Meditate – Get crafty- Eat free snacks – Breathe Deep- Relax- Make bath salts- Stretch – Take a time out!

Would You Intervene in an Act of Interpersonal Violence?


Students are learning the “red flags” or warning signs of interpersonal violence and through this training can become active bystanders ready to keep their community safer.

The Red Flag Campaign, in honor of Rape Culture Awareness Week, will be hosting an open campus Active Bystander Intervention Training on MondayNovember 17th at 7:00pm in room 421 of Belk Library.

This is a great opportunity to consider the FYS learning goal of Understanding Responsibilities of Community Membership!  They will provide extra credit slips after their presentation that you can present to your teacher, if they are willing to offer extra credit or need proof of attendance.

For more information about the Red Flag Campaign and our Active Bystander Intervention Training, please visit or contact Ellen Hartman,

House and Senate DEBATE TONIGHT!


For some of you new students, many of whom only recently turned 18, this will be the first time you’ve voted in an election.   It’s important to get informed about the positions each candidate takes before you vote.  Here’s a great way to do that- TONIGHT on campus!

AppSpeaks is pleased to present our biennial debate between local State House and State Senate candidates.

State House: Rep. Jonathan Jordan (R) will debate Sue Counts (D)

State Senate: State Sen. Dan Soucek (R) will debate Jim Sponenberg (D)

Student Moderators: Jonathan Williams and Lindsey Carbo

Time: Monday, October 27 from 6-7pm
Where: Gordon Gathering Hall (room 124), Reich College of Education building. (NOTE: this is a different location from the previously posted Price Lake Room, Plemmons Student Union)

Presented by AppSpeaks. Co-sponsored by the Department of Communication, College Republicans, College Democrats

AppSpeaks facilitates discussions on campus about local, national, and global issues. If your group would like to partner with AppSpeaks, please contact Jeff Motter (

Your Community, Your Responsibility


One thing you learn in First Year Seminar is the responsibilities of community membership.  You have an opportunity to explore your role in the campus community by attending a workshop that will train you to become a “Suicide Prevention Gatekeeper” so you can help if someone you know is in emotional distress.  This two-hour training is free.

Tues, Oct 28, 12:30-2:30pm, Three Top Mountain

Wed, Oct 29, 7-9pm, Beacon Heights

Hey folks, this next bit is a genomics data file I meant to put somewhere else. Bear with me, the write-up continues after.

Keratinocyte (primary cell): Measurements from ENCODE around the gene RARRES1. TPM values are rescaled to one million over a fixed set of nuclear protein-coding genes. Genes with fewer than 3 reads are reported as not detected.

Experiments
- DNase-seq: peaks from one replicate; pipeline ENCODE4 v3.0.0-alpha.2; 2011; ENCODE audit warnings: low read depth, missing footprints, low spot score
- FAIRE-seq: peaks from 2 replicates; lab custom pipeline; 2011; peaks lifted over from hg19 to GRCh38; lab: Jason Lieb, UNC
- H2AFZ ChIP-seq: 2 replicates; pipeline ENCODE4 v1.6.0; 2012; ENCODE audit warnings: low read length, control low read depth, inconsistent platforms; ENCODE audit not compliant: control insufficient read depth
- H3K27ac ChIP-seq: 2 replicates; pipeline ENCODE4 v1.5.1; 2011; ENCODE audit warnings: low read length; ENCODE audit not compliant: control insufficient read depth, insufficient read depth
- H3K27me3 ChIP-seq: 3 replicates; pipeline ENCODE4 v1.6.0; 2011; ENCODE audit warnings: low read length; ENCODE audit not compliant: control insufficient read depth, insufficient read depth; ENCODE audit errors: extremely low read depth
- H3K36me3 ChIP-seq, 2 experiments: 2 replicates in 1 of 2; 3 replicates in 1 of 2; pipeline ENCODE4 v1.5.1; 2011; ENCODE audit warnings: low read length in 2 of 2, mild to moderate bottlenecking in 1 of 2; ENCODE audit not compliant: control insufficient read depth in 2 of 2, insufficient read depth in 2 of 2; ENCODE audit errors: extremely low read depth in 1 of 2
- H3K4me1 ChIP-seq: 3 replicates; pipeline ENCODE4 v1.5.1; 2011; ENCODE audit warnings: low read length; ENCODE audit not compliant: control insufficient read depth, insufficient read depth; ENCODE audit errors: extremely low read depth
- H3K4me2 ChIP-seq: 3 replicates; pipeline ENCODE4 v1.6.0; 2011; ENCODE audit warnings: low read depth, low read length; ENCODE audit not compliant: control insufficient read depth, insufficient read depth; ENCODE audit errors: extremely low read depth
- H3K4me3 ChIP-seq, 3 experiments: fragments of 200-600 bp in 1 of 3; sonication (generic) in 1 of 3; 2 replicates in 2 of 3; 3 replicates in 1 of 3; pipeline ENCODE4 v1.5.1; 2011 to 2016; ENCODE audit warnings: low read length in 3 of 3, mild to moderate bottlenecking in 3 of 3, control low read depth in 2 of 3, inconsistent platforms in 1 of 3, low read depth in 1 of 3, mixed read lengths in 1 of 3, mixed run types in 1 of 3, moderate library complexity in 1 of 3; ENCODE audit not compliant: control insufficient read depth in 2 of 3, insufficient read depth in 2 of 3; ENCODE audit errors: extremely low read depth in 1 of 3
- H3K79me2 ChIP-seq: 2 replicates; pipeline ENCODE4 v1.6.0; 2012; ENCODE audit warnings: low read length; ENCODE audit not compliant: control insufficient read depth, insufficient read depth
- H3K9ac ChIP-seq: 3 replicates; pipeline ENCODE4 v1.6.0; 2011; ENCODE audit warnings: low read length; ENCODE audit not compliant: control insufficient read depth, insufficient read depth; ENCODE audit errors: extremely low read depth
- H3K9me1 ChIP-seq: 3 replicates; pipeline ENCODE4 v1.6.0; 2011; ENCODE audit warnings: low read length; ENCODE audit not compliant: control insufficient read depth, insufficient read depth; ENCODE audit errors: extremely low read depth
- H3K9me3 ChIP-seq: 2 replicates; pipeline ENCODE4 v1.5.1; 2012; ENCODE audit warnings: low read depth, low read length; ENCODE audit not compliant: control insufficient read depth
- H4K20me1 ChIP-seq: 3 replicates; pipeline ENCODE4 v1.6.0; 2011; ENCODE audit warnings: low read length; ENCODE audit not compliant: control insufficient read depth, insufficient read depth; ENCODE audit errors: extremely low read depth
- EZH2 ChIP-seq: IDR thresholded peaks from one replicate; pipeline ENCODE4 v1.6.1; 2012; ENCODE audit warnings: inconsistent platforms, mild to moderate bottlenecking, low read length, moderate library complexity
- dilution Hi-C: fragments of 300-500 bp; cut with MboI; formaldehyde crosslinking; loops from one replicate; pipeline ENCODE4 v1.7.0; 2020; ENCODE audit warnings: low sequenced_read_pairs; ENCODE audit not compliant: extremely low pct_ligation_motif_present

Wed, Nov 5, 7-9pm, Belk Library 421

Wed, Nov 19, 5:30-7:30pm, Three Top Mountain

Thur, Dec 4, 4-6pm, Three Top Mountain

More info about suicide prevention at App State

FREE Food and FREE Art this Thursday Night!


If you haven’t walked into the gorgeous space that is the Turchin Center for the Visual Arts, you now have überincentive to do so this Thursday night.  For this Thursday, October 9, from 7-9pm, the Turchin Center for the Visual Arts on King Street in downtown Boone (just on the other side of the Valbourg Theatre not far from the Library parking structure) will host a special “Art Bash” event just for students.  The event is designed to introduce students to the Turchin Center for the Visual Arts and the exhibitions and programming we offer.  It is a free event for all students with an App State ID, and will feature:

  • Free Food
  • African drumming and dance performances
  • Performance painting by Tunde Afolayan
  • Great door prizes
  • A scavenger hunt

The evening’s festivities are themed around the current exhibition “TWENTY: Contemporary Art from South Africa.”  More information about the exhibit may be found here:

How Would Socrates Discuss Gay Rights?


Socrates is known for his use of the dialectic or Socratic method of inquiry.  Your FYS instructor probably engages in this method in class.  Now you have a chance to watch some budding pros engage in this method of inquiry, discuss, and dialogue. This Wed, Oct. 8 you can see Appalachian’s student discussion group, Socrates Café, partnering with the LGBT Center in order to discuss what it means to be part of the LGBT community and what it means to be an ally of the LGBT community.

They would love to hear any and all opinions in this discussion as they look at how this is impacting our school, community, nation, and world. They look forward to seeing you on Wednesday, October 8th at 6pm in Whitewater Lounge.